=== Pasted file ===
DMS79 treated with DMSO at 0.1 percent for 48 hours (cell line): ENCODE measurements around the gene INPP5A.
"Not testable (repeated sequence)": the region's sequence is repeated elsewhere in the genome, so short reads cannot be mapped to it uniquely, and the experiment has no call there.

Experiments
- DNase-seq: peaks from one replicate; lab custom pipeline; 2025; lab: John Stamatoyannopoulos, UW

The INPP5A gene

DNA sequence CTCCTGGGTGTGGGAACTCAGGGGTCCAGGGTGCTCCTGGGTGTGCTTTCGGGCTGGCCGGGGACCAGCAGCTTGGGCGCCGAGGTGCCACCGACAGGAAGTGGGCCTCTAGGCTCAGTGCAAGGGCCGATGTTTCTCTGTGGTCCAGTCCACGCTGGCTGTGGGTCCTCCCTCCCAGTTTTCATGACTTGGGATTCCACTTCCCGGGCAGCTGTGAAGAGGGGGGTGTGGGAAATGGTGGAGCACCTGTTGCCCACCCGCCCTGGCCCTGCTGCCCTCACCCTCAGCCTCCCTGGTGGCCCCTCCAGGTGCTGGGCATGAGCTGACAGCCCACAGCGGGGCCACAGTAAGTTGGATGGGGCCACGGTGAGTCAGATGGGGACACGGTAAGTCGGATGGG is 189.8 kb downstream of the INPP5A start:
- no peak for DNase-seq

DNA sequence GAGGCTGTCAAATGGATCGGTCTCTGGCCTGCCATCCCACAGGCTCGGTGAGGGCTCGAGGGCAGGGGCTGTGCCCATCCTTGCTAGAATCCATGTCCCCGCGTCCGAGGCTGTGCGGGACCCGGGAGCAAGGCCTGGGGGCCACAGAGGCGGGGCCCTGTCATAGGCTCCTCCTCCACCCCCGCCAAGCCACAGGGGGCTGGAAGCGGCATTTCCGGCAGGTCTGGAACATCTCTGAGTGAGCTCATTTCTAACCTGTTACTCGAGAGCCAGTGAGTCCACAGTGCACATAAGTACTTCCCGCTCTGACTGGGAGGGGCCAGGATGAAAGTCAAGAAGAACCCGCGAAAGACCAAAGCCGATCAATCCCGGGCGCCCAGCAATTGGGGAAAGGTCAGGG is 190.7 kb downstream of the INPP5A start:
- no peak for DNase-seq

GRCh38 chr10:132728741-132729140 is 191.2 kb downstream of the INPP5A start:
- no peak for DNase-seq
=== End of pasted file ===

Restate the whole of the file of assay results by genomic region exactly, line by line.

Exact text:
DMS79 treated with DMSO at 0.1 percent for 48 hours (cell line): ENCODE measurements around the gene INPP5A.
"Not testable (repeated sequence)": the region's sequence is repeated elsewhere in the genome, so short reads cannot be mapped to it uniquely, and the experiment has no call there.

Experiments
- DNase-seq: peaks from one replicate; lab custom pipeline; 2025; lab: John Stamatoyannopoulos, UW

The INPP5A gene

DNA sequence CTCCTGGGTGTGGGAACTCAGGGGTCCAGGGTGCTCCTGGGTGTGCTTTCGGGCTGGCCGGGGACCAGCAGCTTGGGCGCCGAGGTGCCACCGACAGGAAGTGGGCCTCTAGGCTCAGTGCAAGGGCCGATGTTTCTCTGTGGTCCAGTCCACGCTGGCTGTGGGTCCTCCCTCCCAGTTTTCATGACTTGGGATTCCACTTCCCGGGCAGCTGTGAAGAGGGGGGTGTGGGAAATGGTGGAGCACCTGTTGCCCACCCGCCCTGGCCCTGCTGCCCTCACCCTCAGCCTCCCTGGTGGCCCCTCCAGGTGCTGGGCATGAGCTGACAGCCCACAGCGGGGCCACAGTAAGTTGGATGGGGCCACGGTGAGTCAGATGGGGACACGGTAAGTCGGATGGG is 189.8 kb downstream of the INPP5A start:
- no peak for DNase-seq

DNA sequence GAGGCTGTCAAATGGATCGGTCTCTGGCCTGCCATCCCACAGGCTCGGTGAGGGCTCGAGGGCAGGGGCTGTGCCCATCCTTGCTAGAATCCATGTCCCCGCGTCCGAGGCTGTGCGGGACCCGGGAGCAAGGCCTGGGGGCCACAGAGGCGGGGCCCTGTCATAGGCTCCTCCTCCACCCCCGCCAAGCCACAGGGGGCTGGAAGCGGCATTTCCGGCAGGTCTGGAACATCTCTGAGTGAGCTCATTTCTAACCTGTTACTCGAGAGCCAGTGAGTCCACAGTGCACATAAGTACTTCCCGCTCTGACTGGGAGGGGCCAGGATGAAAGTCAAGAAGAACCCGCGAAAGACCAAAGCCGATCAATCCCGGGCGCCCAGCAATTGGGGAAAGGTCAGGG is 190.7 kb downstream of the INPP5A start:
- no peak for DNase-seq

GRCh38 chr10:132728741-132729140 is 191.2 kb downstream of the INPP5A start:
- no peak for DNase-seq